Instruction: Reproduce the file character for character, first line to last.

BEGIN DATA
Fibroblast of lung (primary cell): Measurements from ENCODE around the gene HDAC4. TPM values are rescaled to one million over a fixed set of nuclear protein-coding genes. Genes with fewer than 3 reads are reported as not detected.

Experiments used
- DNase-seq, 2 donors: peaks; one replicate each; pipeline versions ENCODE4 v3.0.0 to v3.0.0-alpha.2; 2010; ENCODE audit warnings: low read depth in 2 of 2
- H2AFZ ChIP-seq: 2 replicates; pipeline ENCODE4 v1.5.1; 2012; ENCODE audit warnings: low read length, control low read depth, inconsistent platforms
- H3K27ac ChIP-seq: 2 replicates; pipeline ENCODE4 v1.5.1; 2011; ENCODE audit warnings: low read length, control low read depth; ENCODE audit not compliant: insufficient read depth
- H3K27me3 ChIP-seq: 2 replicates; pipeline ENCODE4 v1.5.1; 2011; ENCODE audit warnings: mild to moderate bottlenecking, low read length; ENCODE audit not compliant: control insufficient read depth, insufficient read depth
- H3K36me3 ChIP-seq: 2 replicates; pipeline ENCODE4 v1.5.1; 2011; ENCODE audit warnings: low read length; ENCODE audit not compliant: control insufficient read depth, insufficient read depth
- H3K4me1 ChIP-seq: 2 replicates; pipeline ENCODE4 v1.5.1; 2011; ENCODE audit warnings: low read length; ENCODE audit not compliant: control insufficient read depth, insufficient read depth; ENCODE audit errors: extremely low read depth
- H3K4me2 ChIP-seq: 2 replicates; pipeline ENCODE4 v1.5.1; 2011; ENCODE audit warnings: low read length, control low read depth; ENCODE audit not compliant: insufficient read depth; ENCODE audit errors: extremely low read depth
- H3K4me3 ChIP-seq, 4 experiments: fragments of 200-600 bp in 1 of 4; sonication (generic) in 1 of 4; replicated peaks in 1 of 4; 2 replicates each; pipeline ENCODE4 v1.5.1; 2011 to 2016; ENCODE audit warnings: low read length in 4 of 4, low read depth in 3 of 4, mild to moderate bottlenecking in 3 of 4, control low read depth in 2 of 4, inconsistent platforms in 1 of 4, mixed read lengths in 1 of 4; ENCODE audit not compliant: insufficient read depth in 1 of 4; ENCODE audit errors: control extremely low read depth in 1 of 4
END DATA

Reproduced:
Fibroblast of lung (primary cell): Measurements from ENCODE around the gene HDAC4. TPM values are rescaled to one million over a fixed set of nuclear protein-coding genes. Genes with fewer than 3 reads are reported as not detected.

Experiments used
- DNase-seq, 2 donors: peaks; one replicate each; pipeline versions ENCODE4 v3.0.0 to v3.0.0-alpha.2; 2010; ENCODE audit warnings: low read depth in 2 of 2
- H2AFZ ChIP-seq: 2 replicates; pipeline ENCODE4 v1.5.1; 2012; ENCODE audit warnings: low read length, control low read depth, inconsistent platforms
- H3K27ac ChIP-seq: 2 replicates; pipeline ENCODE4 v1.5.1; 2011; ENCODE audit warnings: low read length, control low read depth; ENCODE audit not compliant: insufficient read depth
- H3K27me3 ChIP-seq: 2 replicates; pipeline ENCODE4 v1.5.1; 2011; ENCODE audit warnings: mild to moderate bottlenecking, low read length; ENCODE audit not compliant: control insufficient read depth, insufficient read depth
- H3K36me3 ChIP-seq: 2 replicates; pipeline ENCODE4 v1.5.1; 2011; ENCODE audit warnings: low read length; ENCODE audit not compliant: control insufficient read depth, insufficient read depth
- H3K4me1 ChIP-seq: 2 replicates; pipeline ENCODE4 v1.5.1; 2011; ENCODE audit warnings: low read length; ENCODE audit not compliant: control insufficient read depth, insufficient read depth; ENCODE audit errors: extremely low read depth
- H3K4me2 ChIP-seq: 2 replicates; pipeline ENCODE4 v1.5.1; 2011; ENCODE audit warnings: low read length, control low read depth; ENCODE audit not compliant: insufficient read depth; ENCODE audit errors: extremely low read depth
- H3K4me3 ChIP-seq, 4 experiments: fragments of 200-600 bp in 1 of 4; sonication (generic) in 1 of 4; replicated peaks in 1 of 4; 2 replicates each; pipeline ENCODE4 v1.5.1; 2011 to 2016; ENCODE audit warnings: low read length in 4 of 4, low read depth in 3 of 4, mild to moderate bottlenecking in 3 of 4, control low read depth in 2 of 4, inconsistent platforms in 1 of 4, mixed read lengths in 1 of 4; ENCODE audit not compliant: insufficient read depth in 1 of 4; ENCODE audit errors: control extremely low read depth in 1 of 4